Seamus Heaney’s “Death of a Naturalist” (1966)
In honor of Irish Nobel Laureate Seamus Heaney, who died Friday, we’re reading “Death of a Naturalist”, from Heaney’s first poetry collection.
As the old cliché goes, children are natural scientists, and of those who do grow up to be professional scientists, their childhood obsessions reveal what kind they’ll become. Physicists grow up tinkering with radio sets (or more recently, computers), while biologists roam the woods catching frogs and snakes, or in Darwin’s case, beetles. There are exceptions, of course (and in fact, I suspect that childhood obsessions poorly predict career outcomes), but Edward O. Wilson’s childhood pursuit of venemous snakes in the Alabama swamps fits the cliché:
A swamp filled with snakes may be a nightmare to most, but for me it was a ceaselessly rotating lattice of wonders. I had the same interest in the diversity of snakes that other 15-year-old boys seemed automatically to develop in the years and makes of automobiles. And knowing them well, I had no fear. On each visit I found something new. I captured live specimens, brought them home to cages I had constructed of wood and wire mesh, and fed them frogs and minnows I collected at the hatchery.
Even after a nearly lethal encounter with a Cottonmouth as big as he was, Wilson was not deterred, and he grew up to be a renowned naturalist. Not so the boy in Heaney’s poem, whose shocking first encounter with unsentimentalized biology ends his budding career as a naturalist. Instead, he becomes a great poet.
In ‘Death of a Naturalist’, a boy confronts one of the two central facts of biology: reproduction. (The other fact is death.) In the poem’s first stanza, nature is romanticized, as the boy spends an idyllic summer on the banks of a pond, engaged in that perennial childhood pastime: collecting frog eggs and waiting for them to hatch into tadpoles. For many of us, this was our first childhood encounter with biological reproduction in action, and the boy’s teacher uses this opportunity to relate an anthropomorphized account of daddy frogs and mammy frogs.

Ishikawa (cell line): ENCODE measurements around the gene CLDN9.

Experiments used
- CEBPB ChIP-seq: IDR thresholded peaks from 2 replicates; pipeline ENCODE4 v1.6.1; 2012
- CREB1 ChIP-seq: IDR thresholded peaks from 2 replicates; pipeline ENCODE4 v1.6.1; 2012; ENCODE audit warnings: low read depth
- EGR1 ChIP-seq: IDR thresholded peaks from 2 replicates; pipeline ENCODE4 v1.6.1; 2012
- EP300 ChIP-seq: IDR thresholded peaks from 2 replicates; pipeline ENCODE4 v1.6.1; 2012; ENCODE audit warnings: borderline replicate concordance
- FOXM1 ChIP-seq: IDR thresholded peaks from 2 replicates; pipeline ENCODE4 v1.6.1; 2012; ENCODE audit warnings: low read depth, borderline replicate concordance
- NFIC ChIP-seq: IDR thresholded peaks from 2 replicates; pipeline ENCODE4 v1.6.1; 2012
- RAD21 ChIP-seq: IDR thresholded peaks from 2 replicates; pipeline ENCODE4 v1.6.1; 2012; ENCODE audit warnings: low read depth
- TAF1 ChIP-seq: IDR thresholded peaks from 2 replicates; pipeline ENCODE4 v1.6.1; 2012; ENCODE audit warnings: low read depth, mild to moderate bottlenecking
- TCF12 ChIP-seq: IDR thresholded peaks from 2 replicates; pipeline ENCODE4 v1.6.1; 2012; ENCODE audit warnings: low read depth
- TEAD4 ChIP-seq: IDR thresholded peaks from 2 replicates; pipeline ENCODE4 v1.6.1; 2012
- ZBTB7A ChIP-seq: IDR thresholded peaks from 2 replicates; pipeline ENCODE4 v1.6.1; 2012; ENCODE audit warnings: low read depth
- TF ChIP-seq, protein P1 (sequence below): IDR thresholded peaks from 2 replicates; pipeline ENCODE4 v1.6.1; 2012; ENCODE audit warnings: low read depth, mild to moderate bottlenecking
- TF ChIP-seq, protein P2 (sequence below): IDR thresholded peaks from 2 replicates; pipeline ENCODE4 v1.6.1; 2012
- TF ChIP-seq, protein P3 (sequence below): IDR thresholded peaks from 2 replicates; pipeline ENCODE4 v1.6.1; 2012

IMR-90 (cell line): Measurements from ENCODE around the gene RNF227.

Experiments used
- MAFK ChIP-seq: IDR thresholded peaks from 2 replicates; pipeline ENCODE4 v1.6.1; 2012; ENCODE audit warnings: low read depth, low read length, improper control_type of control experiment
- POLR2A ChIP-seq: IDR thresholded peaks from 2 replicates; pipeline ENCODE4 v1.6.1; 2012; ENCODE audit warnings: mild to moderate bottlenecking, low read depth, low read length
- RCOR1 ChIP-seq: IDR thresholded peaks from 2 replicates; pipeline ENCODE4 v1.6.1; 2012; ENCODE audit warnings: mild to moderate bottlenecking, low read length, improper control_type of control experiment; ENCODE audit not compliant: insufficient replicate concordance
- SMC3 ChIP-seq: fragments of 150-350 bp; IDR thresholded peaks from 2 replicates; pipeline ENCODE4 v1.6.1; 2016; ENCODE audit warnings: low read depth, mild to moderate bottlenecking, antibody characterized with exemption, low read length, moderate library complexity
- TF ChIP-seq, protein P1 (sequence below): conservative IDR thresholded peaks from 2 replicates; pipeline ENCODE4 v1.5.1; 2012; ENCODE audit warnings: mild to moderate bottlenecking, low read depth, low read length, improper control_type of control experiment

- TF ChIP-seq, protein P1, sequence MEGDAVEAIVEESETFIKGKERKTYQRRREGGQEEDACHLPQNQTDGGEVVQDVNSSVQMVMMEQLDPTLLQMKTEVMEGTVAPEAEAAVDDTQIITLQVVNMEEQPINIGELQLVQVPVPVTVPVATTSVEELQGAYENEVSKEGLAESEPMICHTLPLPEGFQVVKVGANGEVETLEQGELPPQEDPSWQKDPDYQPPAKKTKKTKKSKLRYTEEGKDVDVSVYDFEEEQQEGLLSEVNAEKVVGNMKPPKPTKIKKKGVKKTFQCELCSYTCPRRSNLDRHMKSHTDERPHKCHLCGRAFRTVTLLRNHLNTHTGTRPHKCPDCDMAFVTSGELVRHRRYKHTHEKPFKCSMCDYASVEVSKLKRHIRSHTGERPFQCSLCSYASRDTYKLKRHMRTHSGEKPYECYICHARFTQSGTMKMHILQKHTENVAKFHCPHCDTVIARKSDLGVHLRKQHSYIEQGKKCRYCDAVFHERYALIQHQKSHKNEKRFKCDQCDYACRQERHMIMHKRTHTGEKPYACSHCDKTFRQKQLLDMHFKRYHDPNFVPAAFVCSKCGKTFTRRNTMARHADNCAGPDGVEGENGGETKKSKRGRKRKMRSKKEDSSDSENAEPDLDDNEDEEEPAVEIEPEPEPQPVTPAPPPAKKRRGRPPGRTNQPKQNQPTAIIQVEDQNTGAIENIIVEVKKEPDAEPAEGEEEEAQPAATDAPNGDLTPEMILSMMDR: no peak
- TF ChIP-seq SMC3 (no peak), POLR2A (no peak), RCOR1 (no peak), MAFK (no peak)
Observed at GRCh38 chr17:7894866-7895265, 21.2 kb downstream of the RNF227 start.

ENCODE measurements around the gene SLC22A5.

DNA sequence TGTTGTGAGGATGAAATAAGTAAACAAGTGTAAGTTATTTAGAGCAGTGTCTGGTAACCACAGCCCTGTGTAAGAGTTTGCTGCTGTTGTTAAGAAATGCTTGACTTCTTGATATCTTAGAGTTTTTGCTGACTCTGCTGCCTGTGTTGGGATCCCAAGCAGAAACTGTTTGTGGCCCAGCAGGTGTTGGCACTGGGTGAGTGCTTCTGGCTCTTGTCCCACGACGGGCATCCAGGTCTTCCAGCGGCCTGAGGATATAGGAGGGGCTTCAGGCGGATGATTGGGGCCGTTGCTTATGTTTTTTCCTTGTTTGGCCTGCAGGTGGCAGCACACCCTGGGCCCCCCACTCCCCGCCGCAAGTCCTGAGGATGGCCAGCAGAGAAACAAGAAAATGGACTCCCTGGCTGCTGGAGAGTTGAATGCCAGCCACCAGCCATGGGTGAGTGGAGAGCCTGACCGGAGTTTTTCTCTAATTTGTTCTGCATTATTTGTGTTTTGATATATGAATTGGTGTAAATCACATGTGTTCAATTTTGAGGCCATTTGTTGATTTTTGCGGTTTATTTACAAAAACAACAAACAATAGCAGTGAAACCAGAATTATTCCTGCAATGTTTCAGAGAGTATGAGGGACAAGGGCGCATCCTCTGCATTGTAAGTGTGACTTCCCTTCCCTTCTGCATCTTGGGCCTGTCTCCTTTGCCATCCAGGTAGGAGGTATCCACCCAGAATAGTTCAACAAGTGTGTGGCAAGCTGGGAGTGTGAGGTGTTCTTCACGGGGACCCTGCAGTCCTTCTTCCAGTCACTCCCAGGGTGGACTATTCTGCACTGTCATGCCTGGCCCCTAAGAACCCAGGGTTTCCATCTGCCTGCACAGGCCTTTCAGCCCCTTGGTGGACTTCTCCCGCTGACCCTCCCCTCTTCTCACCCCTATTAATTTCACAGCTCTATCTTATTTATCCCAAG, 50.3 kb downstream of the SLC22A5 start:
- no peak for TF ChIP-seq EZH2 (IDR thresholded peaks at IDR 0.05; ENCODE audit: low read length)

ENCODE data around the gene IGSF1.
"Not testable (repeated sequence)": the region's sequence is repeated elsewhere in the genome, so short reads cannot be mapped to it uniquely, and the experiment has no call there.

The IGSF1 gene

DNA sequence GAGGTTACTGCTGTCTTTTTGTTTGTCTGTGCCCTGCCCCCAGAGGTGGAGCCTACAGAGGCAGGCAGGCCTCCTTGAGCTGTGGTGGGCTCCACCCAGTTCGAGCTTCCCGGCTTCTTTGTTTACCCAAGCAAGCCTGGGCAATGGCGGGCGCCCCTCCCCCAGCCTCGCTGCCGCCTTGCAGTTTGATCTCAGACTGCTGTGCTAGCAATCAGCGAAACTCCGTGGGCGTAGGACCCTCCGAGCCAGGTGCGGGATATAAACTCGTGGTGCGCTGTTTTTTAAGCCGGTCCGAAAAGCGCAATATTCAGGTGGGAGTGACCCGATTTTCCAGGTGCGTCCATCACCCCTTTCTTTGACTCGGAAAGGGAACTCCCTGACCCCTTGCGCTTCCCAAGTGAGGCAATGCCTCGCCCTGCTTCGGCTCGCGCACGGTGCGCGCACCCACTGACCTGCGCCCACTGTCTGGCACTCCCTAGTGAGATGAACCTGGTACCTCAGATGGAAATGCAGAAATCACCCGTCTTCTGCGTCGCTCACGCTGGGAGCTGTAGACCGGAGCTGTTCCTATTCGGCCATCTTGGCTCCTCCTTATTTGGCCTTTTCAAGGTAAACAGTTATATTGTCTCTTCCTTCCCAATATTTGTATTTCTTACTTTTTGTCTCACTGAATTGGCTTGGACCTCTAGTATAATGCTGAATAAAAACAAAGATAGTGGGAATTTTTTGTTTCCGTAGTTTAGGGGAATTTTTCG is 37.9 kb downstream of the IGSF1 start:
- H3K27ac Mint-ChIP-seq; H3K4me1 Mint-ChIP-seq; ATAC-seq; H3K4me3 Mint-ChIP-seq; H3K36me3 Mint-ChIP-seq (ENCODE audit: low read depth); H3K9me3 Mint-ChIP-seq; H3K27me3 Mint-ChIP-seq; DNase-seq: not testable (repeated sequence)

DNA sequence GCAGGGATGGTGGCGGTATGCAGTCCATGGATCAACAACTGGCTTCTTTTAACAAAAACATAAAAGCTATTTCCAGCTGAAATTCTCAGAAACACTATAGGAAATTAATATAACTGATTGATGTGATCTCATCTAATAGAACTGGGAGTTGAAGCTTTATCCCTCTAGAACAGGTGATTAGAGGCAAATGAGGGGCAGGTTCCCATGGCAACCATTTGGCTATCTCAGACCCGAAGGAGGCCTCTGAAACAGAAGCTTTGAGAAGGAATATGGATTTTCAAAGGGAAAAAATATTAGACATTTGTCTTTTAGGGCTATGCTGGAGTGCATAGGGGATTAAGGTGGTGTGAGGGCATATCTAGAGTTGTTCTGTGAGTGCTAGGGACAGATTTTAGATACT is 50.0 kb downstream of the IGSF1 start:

But none of this prepares the boy for the obscene realities of the aggressive mating behavior of adult frogs, the “great slime kings” with “their blunt heads farting.” And perhaps part of the shock comes from the boy’s recognition of his own approaching sexual maturity. It’s common for us to anthropomorphize nature, but the opposite can unsettle us, our recognition of our own biology, the fact that each of us is not only a person, but also an organism. We are the consequence of an unbroken chain of millions of reproductive acts that stretch back four billion years, and we are hard-wired with a raw striving after the same aim shared by all other organisms: “to prepare an identical [genetic] programme for the following generation.”1
Death of a Naturalist All the year the flax-dam festered in the heart Of the townland; green and heavy headed Flax had rotted there, weighted down by huge sods. Daily it sweltered in the punishing sun. Bubbles gargled delicately, bluebottles Wove a strong gauze of sound around the smell. There were dragon-flies, spotted butterflies, But best of all was the warm thick slobber Of frogspawn that grew like clotted water In the shade of the banks. Here, every spring I would fill jampots full of the jellied Specks to range on the window-sills at home, On shelves at school, and wait and watch until The fattening dots burst into nimble- Swimming tadpoles. Miss Walls would tell us how The daddy frog was called a bullfrog And how he croaked and how the mammy frog Laid hundreds of little eggs and this was Frogspawn. You could tell the weather by frogs too For they were yellow in the sun and brown In rain. Then one hot day when fields were rank With cowdung in the grass the angry frogs Invaded the flax-dam; I ducked through hedges To a coarse croaking that I had not heard Before. The air was thick with a bass chorus. Right down the dam gross-bellied frogs were cocked On sods; their loose necks pulsed like snails. Some hopped: The slap and plop were obscene threats. Some sat Poised like mud grenades, their blunt heads farting. I sickened, turned, and ran. The great slime kings Were gathered there for vengeance and I knew That if I dipped my hand the spawn would clutch it.
You can hear Heaney reading “Death of a Naturalist” over at the PBS Newshour.
1François Jacob, The Logic of Life: A History of Heredity, tr. Betty E. Spillman (New York: Random House, 1973), p. 2
“Death of a Naturalist” from Seamus Heaney, Death of a Naturalist (Faber and Faber, 1966). Posted in accordance with the Code of Best Practices in Fair Use for Poetry.
Image: Plate 68 from Ernst Haeckel’s Kunstformen Der Natur (1904), via Wikimedia Commons.